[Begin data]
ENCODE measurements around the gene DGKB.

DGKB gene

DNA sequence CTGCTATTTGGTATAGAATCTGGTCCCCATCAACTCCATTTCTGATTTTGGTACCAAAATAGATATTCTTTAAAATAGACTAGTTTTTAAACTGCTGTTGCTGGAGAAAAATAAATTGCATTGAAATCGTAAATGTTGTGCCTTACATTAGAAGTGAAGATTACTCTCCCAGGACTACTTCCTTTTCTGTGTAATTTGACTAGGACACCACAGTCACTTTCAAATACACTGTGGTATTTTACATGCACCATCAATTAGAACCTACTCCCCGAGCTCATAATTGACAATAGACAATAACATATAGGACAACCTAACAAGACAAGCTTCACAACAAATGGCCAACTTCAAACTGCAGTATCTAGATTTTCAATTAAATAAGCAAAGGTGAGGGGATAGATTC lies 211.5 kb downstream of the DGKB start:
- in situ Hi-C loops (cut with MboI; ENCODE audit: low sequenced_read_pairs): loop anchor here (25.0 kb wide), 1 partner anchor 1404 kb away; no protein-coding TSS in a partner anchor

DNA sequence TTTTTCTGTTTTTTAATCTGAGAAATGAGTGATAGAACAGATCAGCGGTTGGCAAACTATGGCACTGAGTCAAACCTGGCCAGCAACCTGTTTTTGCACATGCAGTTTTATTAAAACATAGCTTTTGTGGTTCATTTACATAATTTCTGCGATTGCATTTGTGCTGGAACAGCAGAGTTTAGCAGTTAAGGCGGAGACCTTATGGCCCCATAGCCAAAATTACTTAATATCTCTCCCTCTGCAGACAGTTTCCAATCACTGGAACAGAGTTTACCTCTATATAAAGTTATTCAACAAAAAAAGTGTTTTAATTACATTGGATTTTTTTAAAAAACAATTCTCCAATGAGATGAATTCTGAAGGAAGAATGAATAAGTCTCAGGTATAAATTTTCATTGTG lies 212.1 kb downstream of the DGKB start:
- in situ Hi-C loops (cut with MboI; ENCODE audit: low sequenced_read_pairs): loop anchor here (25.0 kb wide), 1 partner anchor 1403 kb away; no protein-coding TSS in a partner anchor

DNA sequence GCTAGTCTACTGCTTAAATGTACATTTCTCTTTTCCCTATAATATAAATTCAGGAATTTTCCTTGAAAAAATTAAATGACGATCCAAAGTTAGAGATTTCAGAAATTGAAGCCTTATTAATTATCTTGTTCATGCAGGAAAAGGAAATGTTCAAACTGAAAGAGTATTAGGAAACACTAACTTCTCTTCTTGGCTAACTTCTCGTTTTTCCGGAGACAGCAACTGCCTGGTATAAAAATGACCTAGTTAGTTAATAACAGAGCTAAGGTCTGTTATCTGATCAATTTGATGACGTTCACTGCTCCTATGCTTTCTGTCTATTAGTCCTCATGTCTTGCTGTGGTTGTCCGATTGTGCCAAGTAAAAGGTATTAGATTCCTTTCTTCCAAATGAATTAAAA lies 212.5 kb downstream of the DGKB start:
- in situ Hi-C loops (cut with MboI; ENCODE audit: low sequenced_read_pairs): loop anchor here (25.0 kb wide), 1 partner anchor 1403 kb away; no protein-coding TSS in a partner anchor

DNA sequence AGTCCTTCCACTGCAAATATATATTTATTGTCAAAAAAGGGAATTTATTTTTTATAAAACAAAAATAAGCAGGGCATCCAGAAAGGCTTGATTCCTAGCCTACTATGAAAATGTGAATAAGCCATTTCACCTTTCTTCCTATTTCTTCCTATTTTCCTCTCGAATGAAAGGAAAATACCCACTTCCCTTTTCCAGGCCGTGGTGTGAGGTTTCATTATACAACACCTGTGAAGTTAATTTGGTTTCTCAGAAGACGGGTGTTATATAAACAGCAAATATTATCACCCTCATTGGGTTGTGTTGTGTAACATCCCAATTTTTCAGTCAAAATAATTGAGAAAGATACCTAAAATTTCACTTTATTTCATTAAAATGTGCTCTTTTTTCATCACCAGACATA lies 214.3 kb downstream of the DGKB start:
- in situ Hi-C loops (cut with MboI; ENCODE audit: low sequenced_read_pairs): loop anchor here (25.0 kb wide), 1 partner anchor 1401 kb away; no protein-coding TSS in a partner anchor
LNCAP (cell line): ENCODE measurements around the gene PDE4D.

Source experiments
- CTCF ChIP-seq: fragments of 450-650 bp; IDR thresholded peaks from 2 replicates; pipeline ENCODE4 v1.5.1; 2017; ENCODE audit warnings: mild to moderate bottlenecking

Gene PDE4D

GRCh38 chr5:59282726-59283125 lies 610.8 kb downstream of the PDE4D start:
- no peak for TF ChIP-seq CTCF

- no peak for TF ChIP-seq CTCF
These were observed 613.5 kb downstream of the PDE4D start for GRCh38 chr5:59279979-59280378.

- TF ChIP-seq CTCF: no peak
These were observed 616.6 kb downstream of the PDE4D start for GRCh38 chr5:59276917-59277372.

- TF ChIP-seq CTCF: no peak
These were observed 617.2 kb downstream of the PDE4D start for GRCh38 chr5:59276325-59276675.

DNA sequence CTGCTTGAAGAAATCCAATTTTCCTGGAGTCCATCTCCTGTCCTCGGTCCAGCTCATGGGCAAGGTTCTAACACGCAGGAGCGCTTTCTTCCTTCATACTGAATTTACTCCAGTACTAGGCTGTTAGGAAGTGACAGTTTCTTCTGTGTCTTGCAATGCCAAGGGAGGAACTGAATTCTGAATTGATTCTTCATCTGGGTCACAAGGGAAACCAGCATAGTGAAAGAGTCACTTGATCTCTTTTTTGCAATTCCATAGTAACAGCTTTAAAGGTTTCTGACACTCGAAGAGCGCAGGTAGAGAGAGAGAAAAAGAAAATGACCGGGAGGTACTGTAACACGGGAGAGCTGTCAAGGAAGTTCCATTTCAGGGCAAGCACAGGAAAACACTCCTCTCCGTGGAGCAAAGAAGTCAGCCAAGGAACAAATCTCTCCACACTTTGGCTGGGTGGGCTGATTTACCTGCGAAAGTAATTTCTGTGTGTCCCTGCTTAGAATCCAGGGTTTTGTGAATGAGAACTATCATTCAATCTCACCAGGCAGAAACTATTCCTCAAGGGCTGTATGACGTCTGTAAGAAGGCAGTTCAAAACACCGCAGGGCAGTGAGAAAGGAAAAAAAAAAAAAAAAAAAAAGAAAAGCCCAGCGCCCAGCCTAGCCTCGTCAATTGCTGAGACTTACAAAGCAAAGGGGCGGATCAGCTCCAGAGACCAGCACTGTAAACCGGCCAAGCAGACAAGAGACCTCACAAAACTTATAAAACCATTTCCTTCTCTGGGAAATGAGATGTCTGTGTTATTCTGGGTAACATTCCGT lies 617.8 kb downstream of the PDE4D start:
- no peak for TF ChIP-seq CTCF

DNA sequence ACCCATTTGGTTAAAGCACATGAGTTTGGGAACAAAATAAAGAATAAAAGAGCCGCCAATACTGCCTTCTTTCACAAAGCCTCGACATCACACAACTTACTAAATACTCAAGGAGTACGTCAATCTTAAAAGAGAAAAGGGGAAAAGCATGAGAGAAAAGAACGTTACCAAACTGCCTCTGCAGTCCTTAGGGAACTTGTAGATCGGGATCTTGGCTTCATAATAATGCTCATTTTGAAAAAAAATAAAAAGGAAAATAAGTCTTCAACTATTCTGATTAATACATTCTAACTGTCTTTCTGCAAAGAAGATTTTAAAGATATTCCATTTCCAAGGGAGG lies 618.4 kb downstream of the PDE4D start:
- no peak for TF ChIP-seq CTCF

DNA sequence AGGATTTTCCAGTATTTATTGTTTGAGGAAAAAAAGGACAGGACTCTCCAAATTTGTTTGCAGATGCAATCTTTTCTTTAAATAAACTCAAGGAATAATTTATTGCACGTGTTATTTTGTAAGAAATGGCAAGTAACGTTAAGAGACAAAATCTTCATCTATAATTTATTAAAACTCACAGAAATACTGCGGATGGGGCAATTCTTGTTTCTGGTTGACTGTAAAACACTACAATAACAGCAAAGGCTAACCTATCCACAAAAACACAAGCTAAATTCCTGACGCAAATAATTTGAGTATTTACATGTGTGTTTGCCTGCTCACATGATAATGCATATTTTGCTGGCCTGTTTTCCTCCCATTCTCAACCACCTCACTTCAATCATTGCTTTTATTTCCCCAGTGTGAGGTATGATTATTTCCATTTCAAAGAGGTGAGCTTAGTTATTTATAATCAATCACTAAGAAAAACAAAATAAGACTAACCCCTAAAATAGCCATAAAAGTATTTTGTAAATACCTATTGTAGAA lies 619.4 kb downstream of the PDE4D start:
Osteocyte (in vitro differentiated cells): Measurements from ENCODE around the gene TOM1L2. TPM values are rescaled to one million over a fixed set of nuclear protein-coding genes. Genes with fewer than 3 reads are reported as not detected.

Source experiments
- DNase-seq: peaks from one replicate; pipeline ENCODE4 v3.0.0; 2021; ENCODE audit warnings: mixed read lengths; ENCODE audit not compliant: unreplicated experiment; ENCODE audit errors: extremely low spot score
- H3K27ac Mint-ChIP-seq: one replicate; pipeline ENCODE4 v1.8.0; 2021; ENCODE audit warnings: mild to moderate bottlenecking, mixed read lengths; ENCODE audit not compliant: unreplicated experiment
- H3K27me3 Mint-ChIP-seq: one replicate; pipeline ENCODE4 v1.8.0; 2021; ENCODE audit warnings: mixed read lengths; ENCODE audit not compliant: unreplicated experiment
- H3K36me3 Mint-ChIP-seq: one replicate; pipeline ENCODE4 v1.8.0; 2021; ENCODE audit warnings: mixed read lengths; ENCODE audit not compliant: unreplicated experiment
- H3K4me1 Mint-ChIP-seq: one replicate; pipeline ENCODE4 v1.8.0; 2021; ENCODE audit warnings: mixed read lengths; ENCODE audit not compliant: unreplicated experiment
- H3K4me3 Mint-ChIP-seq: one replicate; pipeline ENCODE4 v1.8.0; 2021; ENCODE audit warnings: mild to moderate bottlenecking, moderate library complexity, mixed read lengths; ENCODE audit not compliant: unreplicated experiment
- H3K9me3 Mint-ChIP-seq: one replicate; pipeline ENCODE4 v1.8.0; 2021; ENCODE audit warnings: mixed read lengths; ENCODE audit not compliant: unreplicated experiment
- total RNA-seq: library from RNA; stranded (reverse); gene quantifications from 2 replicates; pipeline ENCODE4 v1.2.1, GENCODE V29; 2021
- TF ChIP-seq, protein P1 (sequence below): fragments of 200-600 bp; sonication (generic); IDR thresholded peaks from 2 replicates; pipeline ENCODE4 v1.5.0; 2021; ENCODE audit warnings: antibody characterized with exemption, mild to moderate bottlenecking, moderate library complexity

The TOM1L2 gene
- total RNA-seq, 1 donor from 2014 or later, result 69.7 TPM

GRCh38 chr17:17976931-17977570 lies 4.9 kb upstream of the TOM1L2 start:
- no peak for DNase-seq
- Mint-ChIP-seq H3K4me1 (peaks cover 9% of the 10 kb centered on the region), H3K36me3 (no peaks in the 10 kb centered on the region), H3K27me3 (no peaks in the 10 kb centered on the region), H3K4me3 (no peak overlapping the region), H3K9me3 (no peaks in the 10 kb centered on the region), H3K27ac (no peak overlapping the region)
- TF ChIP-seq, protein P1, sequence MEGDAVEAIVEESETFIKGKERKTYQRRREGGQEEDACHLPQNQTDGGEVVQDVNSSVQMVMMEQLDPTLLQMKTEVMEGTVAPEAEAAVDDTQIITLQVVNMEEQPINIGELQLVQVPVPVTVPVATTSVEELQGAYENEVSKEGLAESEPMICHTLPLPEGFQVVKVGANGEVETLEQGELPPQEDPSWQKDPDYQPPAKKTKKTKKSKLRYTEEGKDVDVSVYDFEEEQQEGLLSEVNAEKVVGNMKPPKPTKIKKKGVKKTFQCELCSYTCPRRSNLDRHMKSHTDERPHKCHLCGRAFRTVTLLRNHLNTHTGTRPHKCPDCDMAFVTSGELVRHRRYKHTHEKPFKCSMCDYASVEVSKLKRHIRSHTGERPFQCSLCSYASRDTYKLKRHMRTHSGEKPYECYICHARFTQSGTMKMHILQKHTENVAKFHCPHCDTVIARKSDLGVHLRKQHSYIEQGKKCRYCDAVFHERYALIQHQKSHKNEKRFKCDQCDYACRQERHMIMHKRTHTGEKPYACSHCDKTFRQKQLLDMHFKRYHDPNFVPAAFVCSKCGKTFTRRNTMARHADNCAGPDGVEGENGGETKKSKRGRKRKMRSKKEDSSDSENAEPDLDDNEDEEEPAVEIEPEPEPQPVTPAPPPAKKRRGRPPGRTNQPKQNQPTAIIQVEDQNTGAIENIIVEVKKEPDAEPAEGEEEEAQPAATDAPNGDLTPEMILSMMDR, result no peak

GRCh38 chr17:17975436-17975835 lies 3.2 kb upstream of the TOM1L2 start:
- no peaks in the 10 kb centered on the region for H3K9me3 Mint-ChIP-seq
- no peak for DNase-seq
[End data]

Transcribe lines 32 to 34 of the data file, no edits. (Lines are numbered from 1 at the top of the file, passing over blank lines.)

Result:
- H3K27me3 Mint-ChIP-seq: one replicate; pipeline ENCODE4 v1.8.0; 2021; ENCODE audit warnings: mixed read lengths; ENCODE audit not compliant: unreplicated experiment
- H3K36me3 Mint-ChIP-seq: one replicate; pipeline ENCODE4 v1.8.0; 2021; ENCODE audit warnings: mixed read lengths; ENCODE audit not compliant: unreplicated experiment
- H3K4me1 Mint-ChIP-seq: one replicate; pipeline ENCODE4 v1.8.0; 2021; ENCODE audit warnings: mixed read lengths; ENCODE audit not compliant: unreplicated experiment